PepX: a structural database of non-redundant protein-peptide complexes

Nucleic Acids Res. 2010 Jan;38(Database issue):D545-51. doi: 10.1093/nar/gkp893. Epub 2009 Oct 30.


Although protein-peptide interactions are estimated to constitute up to 40% of all protein interactions, relatively little information is available for the structural details of these interactions. Peptide-mediated interactions are a prime target for drug design because they are predominantly present in signaling and regulatory networks. A reliable data set of nonredundant protein-peptide complexes is indispensable as a basis for modeling and design, but current data sets for protein-peptide interactions are often biased towards specific types of interactions or are limited to interactions with small ligands. In PepX (, we have designed an unbiased and exhaustive data set of all protein-peptide complexes available in the Protein Data Bank with peptide lengths up to 35 residues. In addition, these complexes have been clustered based on their binding interfaces rather than sequence homology, providing a set of structurally diverse protein-peptide interactions. The final data set contains 505 unique protein-peptide interface clusters from 1431 complexes. Thorough annotation of each complex with both biological and structural information facilitates searching for and browsing through individual complexes and clusters. Moreover, we provide an additional source of data for peptide design by annotating peptides with naturally occurring backbone variations using fragment clusters from the BriX database.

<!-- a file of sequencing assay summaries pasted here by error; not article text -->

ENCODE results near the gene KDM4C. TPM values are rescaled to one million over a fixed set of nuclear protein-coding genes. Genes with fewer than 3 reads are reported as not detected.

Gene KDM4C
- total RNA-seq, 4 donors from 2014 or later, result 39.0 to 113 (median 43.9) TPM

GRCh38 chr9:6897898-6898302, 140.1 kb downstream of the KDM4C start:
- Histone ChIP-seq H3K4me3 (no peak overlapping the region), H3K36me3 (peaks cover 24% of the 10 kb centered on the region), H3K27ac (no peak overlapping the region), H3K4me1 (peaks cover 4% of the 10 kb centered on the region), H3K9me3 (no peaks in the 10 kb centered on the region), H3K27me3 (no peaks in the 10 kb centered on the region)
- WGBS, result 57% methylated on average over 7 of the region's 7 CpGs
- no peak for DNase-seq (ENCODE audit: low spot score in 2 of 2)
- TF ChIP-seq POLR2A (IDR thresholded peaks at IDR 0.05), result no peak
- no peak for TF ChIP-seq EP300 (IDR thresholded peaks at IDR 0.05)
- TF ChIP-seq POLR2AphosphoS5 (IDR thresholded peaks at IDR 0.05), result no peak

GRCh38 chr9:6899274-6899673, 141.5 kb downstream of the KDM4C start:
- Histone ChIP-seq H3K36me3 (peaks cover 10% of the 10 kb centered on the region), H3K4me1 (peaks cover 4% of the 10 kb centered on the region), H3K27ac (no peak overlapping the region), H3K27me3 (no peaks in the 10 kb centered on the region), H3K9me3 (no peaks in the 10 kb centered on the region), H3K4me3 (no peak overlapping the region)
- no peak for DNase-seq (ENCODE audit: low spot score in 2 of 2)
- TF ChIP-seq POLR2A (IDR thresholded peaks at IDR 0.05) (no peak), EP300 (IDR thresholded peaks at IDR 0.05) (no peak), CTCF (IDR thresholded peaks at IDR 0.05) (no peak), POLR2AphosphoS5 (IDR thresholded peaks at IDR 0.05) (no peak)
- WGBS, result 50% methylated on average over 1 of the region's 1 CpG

Publication types

  • Research Support, Non-U.S. Gov't

MeSH terms

  • Animals
  • Computational Biology / methods*
  • Computational Biology / trends
  • Databases, Protein*
  • Humans
  • Information Storage and Retrieval / methods
  • Internet
  • Ligands
  • Peptides / chemistry
  • Protein Interaction Mapping / methods*
  • Protein Structure, Tertiary
  • Proteins / chemistry
  • Signal Transduction
  • Software


  • Ligands
  • Peptides
  • Proteins